2016 Subaru WRX: can you judge this book by its cover?

2016 Subaru WRX Limited | MSRP: $31,595 | Price as tested: 36,485

Engine: 2.0L; 268 h.p.; 258 lb.-ft. | MPG: 19 city / 25 hwy

Features: EyeSight Driver Assist, Navigation, Harman/Kardon Audio, Active Torque Vectoring, etc.

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I have mixed feelings about the Subaru WRX. From the outside, it’s one of the most handsome versions of the venerable compact sedan that Subaru has ever produced. As an enthusiast, the performance and Rally heritage of the brand is something that I’ve always admired and respected. That heritage has always come through in the performance and driving experience of a car like the WRX. But something just felt off about the version we drove.

Maybe it’s the fact that our test car had an automatic transmission… or rather I should be clear, it had a CVT. Now, I understand the technical merits of a CVT, but I just don’t feel like it belongs in a car like this. There is a time and a place for every technology, and this isn’t the time or place for a CVT. That couldn’t be highlighted more than by the fact that the most enjoyable mode to drive this car in is ‘manual’ mode, which keeps the CVT at a pre-set ratio until the driver selects the next gear with steering-wheel mounted shift buttons.

It’s probably best at this point to go over what a CVT is, for those who don’t know exactly what I’m talking about. Basically, think of it like the sprockets on your bike – larger front crank and smaller rear gears. Now, imagine a system where the main gear constantly got smaller as you pedaled with a fully variable set of speeds, instead of just 12 or 18 (or one if you’re a hipster). That’s what a CVT does, as the speed increases, the gear ratio gets higher and higher, keeping the engine in its peak torque.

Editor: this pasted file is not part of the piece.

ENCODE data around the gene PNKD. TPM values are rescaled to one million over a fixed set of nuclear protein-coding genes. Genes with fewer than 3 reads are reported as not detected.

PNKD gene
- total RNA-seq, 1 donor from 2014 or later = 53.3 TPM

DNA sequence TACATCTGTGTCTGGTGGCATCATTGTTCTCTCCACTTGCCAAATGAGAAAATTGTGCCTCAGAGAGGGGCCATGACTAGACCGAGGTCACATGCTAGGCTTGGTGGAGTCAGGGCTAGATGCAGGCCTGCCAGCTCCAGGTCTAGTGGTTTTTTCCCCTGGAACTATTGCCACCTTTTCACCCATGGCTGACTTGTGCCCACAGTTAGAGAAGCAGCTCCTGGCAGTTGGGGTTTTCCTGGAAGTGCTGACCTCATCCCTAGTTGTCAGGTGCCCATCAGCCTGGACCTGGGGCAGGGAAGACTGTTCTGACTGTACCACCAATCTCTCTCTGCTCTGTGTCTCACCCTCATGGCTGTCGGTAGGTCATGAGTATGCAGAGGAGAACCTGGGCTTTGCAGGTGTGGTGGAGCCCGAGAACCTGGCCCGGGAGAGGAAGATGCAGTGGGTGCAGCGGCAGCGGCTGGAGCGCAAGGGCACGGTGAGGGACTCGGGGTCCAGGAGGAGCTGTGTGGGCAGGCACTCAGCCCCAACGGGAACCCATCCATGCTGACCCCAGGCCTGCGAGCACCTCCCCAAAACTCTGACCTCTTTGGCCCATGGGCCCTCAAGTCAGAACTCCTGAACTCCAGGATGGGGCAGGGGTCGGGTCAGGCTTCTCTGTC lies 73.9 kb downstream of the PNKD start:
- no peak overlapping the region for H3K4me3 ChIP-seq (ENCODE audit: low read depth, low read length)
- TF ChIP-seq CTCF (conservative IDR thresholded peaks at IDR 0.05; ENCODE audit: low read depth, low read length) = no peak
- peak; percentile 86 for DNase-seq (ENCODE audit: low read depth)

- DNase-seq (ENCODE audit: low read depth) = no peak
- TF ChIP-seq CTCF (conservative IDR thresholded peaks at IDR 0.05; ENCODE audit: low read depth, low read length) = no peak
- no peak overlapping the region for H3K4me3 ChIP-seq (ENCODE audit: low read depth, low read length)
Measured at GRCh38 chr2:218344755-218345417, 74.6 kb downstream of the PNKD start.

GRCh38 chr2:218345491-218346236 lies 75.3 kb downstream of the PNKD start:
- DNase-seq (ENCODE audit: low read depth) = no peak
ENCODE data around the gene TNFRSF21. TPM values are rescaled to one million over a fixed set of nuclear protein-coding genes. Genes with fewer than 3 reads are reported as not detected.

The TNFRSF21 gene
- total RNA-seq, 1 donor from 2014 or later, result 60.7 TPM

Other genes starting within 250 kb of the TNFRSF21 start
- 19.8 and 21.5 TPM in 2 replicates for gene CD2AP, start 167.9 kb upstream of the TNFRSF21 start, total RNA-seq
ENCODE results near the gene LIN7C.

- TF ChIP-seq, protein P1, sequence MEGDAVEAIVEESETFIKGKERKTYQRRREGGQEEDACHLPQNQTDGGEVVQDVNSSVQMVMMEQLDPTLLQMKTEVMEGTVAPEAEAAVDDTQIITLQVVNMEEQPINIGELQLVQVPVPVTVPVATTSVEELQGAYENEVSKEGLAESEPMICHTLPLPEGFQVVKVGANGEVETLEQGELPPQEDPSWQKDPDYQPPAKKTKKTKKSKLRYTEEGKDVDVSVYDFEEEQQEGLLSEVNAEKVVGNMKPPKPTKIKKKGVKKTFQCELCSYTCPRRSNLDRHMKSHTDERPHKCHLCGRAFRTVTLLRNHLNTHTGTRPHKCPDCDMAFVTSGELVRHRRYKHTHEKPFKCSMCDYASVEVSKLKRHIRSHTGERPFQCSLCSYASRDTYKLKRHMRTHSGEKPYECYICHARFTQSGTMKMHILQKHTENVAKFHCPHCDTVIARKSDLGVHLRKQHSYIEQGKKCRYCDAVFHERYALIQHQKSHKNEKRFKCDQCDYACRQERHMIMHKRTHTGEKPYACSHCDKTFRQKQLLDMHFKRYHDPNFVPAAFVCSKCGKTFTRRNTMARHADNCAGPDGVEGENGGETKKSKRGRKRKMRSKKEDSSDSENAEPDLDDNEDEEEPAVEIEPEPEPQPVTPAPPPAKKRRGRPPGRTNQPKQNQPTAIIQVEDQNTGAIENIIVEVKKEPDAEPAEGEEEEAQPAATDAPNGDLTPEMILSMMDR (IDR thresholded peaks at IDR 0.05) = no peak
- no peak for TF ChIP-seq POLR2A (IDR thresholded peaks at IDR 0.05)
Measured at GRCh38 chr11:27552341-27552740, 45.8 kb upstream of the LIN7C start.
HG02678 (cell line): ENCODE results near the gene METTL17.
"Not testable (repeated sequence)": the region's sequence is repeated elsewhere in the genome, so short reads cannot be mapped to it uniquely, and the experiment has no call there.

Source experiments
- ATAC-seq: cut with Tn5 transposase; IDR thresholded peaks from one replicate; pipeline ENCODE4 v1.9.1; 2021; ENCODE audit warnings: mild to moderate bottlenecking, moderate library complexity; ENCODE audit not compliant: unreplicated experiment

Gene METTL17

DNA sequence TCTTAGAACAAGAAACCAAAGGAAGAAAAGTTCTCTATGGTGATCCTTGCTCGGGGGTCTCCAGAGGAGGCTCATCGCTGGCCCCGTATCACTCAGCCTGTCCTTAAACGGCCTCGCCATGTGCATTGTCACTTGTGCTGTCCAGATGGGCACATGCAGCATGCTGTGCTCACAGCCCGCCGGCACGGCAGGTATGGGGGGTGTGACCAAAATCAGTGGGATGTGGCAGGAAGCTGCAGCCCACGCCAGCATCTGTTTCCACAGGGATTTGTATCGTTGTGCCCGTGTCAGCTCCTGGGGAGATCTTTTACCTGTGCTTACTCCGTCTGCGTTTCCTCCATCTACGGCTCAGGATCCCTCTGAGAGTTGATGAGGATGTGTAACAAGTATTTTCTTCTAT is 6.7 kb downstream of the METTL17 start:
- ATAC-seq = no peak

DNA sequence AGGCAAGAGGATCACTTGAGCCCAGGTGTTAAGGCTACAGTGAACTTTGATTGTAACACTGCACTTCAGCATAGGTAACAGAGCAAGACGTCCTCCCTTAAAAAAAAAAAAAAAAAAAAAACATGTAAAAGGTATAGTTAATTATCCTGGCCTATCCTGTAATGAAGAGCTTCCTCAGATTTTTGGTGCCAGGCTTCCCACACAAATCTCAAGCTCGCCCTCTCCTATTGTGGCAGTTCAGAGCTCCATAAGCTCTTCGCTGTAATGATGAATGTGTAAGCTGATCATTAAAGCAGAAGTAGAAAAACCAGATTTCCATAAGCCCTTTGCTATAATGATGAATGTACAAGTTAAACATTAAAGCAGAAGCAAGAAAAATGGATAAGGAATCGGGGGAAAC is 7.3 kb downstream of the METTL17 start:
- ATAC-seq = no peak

Sounds like a great solution for power delivery, but it just feels odd. It ends up feeling like something is wrong with the car, just because our silly brains aren’t willing to let go of the need to feel each individual gear on the way up. With a very willing and powerful 268hp flat-four engine, the WRX sounds great and really does scoot when you want to go fast. Engage the ‘Sport-Sharp’ mode on the steering wheel, and it gets even better, reminding you of the sporting heritage you had almost forgotten about.

For most WRX buyers, there are visions of sliding sideways on a rally stage dancing through their heads at least a few times per day. The issue is, that since our test car had snow tires and the day was unseasonably warm and dry, there was no sideways action to be had. In fact, even in manual mode, the transmission would automatically…

Read More: www.mychinews.com/cars/2016-Subaru-WRX-Review